15 fun ways to score points

Giving students points in class has so many benefits in terms of motivation and classroom control that some teachers of kids and even adults use games and other activities with points in almost every class. To give a bit more variety to keep points motivating and to take away some of the potential disadvantages of […]

Giving students points in class has so many benefits in terms of motivation and classroom control that some teachers of kids and even adults use games and other activities with points in almost every class. To give a bit more variety to keep points motivating and to take away some of the potential disadvantages of the same students winning all the time etc there are plenty of variations you can add to your classes. Here are 15 examples:

1. Darts points
After one student or team gets a question right they throw something such as a sticky ball (sucker ball) at a target marked with different numbers of points and score the number of points that they hit. Apart from a sticky ball on a target drawn on the board, students can also throw a soft ball, paper airplanes or screwed up pieces of paper. They can also try to throw any of these things into boxes or cups marked with different numbers of points. Throwing for extra points like this can help boost the scores of the sporty students who aren’t usually so good at English language games.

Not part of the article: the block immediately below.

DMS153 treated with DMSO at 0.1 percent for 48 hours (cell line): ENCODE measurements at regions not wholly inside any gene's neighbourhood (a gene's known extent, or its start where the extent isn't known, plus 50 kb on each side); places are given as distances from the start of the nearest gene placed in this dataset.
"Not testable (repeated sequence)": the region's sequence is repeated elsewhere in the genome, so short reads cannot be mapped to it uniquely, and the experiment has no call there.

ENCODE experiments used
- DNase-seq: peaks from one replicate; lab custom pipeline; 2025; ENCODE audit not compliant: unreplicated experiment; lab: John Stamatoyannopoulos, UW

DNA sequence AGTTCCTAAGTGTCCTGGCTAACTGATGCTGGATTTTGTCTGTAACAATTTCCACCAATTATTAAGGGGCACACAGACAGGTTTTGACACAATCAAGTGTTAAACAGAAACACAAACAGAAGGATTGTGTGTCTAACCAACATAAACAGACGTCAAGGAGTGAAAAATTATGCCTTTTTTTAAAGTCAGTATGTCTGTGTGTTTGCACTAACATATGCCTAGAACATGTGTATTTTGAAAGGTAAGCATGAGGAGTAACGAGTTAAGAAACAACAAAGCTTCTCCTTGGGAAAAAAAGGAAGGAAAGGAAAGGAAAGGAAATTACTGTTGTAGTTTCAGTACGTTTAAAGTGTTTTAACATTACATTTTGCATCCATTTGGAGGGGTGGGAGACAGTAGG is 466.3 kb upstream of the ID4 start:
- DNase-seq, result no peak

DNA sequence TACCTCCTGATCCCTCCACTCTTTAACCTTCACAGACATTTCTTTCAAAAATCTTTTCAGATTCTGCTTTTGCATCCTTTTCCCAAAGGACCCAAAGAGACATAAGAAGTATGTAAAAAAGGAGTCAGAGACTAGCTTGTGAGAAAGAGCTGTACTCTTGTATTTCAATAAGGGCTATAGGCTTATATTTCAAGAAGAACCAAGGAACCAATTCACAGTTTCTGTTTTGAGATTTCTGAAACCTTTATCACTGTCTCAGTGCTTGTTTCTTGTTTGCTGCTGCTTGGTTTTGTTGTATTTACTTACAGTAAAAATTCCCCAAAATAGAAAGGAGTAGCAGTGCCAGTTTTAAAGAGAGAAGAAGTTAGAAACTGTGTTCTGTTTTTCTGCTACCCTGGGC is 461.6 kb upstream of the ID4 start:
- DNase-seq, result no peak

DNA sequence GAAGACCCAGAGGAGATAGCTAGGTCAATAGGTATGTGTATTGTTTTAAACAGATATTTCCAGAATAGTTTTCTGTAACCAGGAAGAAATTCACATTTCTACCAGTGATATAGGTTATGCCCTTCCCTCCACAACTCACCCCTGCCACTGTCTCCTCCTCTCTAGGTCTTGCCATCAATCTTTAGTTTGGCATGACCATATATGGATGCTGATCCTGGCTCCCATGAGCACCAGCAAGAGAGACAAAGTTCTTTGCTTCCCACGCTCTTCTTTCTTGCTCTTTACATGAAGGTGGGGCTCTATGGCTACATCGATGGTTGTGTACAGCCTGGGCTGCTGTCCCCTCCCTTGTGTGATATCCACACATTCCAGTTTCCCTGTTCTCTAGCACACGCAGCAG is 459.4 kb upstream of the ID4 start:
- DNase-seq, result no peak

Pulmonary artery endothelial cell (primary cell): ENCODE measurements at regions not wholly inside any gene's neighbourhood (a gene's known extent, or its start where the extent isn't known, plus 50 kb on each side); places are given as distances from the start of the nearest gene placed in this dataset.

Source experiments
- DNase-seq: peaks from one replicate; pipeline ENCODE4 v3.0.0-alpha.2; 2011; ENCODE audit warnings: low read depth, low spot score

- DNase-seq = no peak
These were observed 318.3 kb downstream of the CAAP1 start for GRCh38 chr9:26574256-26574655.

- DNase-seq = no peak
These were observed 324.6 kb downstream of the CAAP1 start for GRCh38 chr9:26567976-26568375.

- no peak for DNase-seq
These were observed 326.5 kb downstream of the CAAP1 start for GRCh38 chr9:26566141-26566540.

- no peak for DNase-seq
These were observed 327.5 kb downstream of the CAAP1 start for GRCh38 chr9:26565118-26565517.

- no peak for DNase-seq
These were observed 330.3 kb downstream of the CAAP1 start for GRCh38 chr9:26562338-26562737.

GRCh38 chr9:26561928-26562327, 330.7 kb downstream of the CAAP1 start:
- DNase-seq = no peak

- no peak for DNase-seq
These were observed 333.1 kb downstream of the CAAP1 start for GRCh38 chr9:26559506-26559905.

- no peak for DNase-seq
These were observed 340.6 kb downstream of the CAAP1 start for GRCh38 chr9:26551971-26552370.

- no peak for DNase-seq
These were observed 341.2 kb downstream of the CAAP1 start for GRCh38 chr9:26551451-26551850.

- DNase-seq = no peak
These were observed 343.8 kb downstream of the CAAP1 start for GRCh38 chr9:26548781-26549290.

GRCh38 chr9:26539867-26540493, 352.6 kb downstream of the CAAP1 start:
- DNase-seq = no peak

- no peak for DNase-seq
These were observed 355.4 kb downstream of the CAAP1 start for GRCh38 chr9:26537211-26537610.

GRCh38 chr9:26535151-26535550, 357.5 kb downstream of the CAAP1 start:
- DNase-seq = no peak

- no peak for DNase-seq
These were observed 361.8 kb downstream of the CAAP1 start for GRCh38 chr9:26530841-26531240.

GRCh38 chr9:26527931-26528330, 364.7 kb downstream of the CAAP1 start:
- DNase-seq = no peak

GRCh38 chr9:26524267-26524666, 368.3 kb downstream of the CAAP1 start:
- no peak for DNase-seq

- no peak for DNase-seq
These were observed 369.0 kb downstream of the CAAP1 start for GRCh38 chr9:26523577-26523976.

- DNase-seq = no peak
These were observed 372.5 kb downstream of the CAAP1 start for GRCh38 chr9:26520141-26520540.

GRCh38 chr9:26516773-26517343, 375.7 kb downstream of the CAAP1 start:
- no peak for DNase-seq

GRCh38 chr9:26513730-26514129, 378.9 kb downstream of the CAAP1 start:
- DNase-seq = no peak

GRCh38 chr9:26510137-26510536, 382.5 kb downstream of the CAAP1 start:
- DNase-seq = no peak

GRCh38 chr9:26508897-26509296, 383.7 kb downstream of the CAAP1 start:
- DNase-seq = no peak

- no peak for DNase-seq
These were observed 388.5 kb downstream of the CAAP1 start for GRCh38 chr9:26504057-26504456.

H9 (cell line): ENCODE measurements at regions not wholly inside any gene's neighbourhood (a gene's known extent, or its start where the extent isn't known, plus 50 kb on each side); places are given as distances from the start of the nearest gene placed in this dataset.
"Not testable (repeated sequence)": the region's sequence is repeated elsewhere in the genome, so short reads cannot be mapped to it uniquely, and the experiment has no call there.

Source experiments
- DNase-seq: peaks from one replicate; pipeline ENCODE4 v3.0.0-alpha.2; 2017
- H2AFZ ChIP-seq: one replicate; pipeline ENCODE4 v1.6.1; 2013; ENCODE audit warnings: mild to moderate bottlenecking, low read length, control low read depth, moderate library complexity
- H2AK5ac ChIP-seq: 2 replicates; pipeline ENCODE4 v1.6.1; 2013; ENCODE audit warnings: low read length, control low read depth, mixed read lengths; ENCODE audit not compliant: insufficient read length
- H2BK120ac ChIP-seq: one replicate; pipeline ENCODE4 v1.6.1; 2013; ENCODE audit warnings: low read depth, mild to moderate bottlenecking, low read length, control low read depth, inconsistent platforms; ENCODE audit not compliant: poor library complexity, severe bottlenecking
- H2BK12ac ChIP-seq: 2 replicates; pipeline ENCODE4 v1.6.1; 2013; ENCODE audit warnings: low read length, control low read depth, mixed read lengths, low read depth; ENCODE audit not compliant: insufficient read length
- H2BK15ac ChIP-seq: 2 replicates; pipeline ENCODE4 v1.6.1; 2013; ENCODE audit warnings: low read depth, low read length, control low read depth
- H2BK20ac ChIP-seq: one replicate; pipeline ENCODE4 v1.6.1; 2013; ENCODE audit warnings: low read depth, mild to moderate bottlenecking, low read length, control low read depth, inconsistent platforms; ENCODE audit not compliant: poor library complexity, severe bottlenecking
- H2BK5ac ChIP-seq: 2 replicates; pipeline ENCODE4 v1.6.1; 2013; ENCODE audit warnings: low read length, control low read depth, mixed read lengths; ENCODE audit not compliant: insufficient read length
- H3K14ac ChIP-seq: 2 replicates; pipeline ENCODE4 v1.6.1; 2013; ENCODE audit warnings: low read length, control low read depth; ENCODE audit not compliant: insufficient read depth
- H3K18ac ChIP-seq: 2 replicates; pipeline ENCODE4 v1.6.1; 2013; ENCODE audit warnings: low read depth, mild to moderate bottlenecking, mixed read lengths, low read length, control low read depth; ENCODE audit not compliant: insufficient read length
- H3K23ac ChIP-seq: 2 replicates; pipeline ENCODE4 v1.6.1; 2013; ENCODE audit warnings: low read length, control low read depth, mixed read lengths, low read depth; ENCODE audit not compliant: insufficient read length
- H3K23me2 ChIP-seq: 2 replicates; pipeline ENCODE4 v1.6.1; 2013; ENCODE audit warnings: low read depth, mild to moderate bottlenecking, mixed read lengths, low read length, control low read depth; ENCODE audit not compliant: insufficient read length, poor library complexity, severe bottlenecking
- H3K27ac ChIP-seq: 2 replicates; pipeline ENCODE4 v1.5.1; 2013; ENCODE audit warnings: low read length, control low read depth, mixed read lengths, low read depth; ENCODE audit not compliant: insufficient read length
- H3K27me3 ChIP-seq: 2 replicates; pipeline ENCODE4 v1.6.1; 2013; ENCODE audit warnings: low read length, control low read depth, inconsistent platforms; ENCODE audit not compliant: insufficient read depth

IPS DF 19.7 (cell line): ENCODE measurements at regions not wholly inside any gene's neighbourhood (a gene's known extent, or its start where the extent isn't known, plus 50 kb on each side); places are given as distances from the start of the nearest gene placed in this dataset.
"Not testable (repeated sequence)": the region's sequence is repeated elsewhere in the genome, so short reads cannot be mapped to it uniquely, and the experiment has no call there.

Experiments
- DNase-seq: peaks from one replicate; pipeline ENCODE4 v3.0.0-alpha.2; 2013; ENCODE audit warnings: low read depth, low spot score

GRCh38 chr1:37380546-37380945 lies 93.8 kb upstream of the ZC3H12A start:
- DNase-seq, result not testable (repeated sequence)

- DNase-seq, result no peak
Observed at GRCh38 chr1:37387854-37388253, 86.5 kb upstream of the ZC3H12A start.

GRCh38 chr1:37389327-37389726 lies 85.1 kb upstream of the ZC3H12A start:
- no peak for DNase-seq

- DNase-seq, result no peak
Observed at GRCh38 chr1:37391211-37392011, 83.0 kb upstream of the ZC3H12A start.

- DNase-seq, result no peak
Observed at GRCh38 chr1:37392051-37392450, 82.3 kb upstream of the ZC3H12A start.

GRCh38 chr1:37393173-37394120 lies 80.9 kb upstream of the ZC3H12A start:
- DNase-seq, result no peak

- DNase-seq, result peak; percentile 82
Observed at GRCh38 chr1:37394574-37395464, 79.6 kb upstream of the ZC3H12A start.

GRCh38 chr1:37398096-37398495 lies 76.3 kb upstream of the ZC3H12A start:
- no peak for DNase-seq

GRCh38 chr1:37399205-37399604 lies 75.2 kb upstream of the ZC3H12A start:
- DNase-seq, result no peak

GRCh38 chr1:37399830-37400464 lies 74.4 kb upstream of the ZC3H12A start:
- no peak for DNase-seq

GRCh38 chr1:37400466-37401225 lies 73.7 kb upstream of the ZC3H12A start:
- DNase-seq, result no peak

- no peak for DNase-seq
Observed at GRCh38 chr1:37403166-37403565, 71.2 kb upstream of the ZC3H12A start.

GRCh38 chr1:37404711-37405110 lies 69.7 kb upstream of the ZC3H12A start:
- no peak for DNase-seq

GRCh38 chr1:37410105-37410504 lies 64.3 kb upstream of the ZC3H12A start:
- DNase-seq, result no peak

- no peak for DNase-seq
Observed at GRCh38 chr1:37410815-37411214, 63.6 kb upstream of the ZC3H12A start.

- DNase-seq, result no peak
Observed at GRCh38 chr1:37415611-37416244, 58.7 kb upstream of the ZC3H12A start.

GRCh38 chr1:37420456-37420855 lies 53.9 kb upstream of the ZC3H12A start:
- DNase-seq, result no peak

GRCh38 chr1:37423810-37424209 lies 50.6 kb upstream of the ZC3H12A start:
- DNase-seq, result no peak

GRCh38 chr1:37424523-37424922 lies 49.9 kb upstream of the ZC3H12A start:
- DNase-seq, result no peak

2. One dart try
A variation on Darts Points is that there is just one small target that they can have an attempt to hit every time they score a point. The first person or team to hit it wins the whole round or whole game.

3. Dice